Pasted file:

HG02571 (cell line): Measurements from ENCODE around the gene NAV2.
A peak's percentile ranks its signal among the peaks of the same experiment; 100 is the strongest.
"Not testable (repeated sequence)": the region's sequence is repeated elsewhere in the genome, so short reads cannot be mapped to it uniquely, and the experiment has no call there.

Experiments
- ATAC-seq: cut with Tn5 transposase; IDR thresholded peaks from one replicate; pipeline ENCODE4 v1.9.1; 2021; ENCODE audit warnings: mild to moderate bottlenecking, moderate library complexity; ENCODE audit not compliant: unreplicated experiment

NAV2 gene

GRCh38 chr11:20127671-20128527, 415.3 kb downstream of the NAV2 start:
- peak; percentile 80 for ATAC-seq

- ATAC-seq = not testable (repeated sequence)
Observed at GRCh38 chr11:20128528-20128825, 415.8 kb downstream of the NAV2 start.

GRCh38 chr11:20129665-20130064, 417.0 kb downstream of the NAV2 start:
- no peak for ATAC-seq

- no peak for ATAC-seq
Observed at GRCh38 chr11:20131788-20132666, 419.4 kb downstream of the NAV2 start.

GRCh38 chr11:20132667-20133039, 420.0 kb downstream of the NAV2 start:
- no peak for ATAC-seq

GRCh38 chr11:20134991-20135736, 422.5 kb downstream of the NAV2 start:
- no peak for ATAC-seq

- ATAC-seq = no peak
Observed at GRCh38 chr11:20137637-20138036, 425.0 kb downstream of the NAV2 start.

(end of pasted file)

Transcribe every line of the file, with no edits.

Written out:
HG02571 (cell line): Measurements from ENCODE around the gene NAV2.
A peak's percentile ranks its signal among the peaks of the same experiment; 100 is the strongest.
"Not testable (repeated sequence)": the region's sequence is repeated elsewhere in the genome, so short reads cannot be mapped to it uniquely, and the experiment has no call there.

Experiments
- ATAC-seq: cut with Tn5 transposase; IDR thresholded peaks from one replicate; pipeline ENCODE4 v1.9.1; 2021; ENCODE audit warnings: mild to moderate bottlenecking, moderate library complexity; ENCODE audit not compliant: unreplicated experiment

NAV2 gene

GRCh38 chr11:20127671-20128527, 415.3 kb downstream of the NAV2 start:
- peak; percentile 80 for ATAC-seq

- ATAC-seq = not testable (repeated sequence)
Observed at GRCh38 chr11:20128528-20128825, 415.8 kb downstream of the NAV2 start.

GRCh38 chr11:20129665-20130064, 417.0 kb downstream of the NAV2 start:
- no peak for ATAC-seq

- no peak for ATAC-seq
Observed at GRCh38 chr11:20131788-20132666, 419.4 kb downstream of the NAV2 start.

GRCh38 chr11:20132667-20133039, 420.0 kb downstream of the NAV2 start:
- no peak for ATAC-seq

GRCh38 chr11:20134991-20135736, 422.5 kb downstream of the NAV2 start:
- no peak for ATAC-seq

- ATAC-seq = no peak
Observed at GRCh38 chr11:20137637-20138036, 425.0 kb downstream of the NAV2 start.